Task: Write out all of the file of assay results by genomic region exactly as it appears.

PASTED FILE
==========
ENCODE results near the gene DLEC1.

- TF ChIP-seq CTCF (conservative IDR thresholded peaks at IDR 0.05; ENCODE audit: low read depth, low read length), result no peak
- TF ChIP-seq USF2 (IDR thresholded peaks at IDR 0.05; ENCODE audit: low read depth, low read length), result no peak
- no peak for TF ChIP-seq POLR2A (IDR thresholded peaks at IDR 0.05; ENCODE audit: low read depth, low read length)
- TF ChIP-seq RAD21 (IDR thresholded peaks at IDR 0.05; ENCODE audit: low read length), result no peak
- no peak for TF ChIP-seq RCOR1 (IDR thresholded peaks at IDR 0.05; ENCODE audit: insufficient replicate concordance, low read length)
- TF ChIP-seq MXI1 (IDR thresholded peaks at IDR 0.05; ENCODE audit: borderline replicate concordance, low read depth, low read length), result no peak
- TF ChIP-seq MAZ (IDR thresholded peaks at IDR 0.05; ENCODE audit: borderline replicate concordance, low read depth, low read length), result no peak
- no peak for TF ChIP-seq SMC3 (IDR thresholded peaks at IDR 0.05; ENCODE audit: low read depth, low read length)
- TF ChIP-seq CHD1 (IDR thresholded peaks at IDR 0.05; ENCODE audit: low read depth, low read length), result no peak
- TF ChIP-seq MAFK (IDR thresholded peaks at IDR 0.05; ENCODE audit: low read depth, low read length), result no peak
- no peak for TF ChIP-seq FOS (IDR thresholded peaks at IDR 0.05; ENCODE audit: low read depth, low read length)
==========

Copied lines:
ENCODE results near the gene DLEC1.

- TF ChIP-seq CTCF (conservative IDR thresholded peaks at IDR 0.05; ENCODE audit: low read depth, low read length), result no peak
- TF ChIP-seq USF2 (IDR thresholded peaks at IDR 0.05; ENCODE audit: low read depth, low read length), result no peak
- no peak for TF ChIP-seq POLR2A (IDR thresholded peaks at IDR 0.05; ENCODE audit: low read depth, low read length)
- TF ChIP-seq RAD21 (IDR thresholded peaks at IDR 0.05; ENCODE audit: low read length), result no peak
- no peak for TF ChIP-seq RCOR1 (IDR thresholded peaks at IDR 0.05; ENCODE audit: insufficient replicate concordance, low read length)
- TF ChIP-seq MXI1 (IDR thresholded peaks at IDR 0.05; ENCODE audit: borderline replicate concordance, low read depth, low read length), result no peak
- TF ChIP-seq MAZ (IDR thresholded peaks at IDR 0.05; ENCODE audit: borderline replicate concordance, low read depth, low read length), result no peak
- no peak for TF ChIP-seq SMC3 (IDR thresholded peaks at IDR 0.05; ENCODE audit: low read depth, low read length)
- TF ChIP-seq CHD1 (IDR thresholded peaks at IDR 0.05; ENCODE audit: low read depth, low read length), result no peak
- TF ChIP-seq MAFK (IDR thresholded peaks at IDR 0.05; ENCODE audit: low read depth, low read length), result no peak
- no peak for TF ChIP-seq FOS (IDR thresholded peaks at IDR 0.05; ENCODE audit: low read depth, low read length)